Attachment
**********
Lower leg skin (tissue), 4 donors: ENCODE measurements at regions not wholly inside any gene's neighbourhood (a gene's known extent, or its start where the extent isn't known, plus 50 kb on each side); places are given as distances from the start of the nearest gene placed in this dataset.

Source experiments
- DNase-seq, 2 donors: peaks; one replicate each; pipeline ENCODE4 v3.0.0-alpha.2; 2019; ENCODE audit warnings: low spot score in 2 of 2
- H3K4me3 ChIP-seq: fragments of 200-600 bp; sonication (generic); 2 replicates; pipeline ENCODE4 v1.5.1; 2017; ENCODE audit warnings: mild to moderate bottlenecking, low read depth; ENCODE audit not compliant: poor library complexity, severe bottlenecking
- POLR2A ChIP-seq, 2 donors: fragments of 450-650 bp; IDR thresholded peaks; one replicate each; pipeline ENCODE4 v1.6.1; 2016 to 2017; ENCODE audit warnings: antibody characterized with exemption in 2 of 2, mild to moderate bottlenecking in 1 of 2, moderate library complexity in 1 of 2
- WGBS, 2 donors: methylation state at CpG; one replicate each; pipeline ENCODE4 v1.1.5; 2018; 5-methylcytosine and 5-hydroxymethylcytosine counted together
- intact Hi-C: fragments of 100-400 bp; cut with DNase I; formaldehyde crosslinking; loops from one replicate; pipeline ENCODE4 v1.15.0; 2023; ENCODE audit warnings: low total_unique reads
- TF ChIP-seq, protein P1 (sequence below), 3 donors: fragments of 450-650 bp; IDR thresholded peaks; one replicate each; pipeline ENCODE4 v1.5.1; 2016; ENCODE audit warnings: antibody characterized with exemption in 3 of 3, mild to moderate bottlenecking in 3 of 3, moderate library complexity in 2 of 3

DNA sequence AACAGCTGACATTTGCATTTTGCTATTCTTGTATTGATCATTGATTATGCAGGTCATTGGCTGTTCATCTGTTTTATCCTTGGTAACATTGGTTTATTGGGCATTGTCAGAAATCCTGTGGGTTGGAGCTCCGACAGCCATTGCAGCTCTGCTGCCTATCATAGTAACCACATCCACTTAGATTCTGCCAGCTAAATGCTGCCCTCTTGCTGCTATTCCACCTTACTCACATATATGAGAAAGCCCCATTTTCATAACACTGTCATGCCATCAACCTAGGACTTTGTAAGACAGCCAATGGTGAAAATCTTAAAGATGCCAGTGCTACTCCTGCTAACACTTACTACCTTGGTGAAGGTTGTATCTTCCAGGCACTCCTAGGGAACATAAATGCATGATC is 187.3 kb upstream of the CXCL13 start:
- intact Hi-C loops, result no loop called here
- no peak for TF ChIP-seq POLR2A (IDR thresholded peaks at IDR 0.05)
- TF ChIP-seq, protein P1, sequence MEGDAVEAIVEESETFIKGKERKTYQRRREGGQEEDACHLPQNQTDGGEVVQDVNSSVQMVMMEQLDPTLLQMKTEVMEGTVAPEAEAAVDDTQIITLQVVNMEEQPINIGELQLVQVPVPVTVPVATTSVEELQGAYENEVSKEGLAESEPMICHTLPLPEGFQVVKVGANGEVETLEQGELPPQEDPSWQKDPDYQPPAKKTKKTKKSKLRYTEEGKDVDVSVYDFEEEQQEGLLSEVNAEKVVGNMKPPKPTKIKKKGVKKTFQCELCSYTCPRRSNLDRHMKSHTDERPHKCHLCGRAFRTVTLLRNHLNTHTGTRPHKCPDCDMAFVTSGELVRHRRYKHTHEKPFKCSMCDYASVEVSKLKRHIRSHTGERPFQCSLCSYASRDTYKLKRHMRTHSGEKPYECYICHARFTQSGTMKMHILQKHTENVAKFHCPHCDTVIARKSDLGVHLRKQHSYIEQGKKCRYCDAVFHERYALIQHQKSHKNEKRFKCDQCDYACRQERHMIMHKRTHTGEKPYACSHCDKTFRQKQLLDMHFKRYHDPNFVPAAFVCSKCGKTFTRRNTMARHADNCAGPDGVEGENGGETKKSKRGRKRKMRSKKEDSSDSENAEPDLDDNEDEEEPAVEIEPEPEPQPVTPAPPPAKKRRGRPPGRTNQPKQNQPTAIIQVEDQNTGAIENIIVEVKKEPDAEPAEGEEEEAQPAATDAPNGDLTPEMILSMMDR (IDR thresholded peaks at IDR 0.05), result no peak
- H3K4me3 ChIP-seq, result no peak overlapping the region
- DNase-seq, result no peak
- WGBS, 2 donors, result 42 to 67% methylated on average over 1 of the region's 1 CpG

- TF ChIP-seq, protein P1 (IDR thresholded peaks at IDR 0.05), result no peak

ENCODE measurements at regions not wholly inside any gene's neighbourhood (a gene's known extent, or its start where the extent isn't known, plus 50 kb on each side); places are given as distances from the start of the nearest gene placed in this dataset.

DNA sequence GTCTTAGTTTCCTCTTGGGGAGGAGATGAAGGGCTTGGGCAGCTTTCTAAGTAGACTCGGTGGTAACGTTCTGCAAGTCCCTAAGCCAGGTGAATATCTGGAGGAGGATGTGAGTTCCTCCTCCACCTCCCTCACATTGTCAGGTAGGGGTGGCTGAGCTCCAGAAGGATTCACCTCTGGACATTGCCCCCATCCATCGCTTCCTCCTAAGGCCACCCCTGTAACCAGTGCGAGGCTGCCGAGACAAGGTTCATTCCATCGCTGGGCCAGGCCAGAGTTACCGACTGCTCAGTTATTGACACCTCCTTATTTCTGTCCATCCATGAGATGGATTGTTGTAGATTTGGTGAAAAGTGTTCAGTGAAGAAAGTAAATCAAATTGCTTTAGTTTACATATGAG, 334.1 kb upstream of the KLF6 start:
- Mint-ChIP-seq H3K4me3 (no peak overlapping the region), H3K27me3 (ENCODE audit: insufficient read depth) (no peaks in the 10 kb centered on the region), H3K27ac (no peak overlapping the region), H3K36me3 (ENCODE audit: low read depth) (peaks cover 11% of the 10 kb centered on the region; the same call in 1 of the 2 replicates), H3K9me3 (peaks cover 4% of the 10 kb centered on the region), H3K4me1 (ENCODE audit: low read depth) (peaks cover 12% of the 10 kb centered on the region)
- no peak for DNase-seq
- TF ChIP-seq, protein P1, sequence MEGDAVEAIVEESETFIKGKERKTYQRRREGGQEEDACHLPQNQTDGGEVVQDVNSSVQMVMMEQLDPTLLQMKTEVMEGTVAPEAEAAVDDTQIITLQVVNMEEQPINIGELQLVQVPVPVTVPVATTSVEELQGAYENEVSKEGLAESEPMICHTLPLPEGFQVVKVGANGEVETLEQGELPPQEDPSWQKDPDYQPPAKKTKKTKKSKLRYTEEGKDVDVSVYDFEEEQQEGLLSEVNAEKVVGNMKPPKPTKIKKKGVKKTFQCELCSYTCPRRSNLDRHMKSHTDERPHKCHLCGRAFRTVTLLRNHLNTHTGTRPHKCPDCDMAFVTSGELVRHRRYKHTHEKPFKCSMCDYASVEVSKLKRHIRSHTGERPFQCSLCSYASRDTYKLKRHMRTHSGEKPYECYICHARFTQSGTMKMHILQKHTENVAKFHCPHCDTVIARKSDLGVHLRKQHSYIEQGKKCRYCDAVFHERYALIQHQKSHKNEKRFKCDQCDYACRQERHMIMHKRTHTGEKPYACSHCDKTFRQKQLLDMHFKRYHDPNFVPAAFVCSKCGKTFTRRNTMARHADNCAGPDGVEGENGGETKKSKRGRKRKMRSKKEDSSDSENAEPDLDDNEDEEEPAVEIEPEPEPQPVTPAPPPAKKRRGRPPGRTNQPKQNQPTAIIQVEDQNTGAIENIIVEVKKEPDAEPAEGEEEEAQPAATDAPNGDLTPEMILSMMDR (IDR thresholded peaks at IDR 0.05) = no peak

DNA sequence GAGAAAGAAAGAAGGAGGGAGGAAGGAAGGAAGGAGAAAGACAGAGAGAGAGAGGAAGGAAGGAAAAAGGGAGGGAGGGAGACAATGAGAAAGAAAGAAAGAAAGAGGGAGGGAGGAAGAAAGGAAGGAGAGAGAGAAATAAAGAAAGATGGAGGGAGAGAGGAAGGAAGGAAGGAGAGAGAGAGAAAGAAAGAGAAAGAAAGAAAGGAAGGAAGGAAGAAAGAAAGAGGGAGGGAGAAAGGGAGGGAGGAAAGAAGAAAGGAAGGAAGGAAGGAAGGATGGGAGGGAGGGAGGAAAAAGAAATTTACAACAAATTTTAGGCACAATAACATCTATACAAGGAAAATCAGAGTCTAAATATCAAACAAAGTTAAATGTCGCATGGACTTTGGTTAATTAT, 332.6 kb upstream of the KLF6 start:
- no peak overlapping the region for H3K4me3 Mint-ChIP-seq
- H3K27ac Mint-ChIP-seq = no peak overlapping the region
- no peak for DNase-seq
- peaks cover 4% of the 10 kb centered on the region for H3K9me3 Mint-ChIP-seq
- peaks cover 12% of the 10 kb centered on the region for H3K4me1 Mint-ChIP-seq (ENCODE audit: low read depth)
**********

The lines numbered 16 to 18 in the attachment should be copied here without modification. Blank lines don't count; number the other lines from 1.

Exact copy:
- TF ChIP-seq, protein P1 (IDR thresholded peaks at IDR 0.05), result no peak

ENCODE measurements at regions not wholly inside any gene's neighbourhood (a gene's known extent, or its start where the extent isn't known, plus 50 kb on each side); places are given as distances from the start of the nearest gene placed in this dataset.

DNA sequence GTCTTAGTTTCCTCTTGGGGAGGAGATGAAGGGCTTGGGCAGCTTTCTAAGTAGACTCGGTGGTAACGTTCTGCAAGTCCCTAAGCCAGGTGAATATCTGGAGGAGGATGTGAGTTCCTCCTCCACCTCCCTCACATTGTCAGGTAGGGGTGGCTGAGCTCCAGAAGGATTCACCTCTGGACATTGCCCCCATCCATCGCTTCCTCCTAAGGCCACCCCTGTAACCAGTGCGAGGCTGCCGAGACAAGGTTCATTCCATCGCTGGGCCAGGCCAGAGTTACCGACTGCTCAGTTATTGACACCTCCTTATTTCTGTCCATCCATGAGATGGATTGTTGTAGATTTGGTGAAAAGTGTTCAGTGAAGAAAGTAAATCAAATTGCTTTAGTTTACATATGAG, 334.1 kb upstream of the KLF6 start: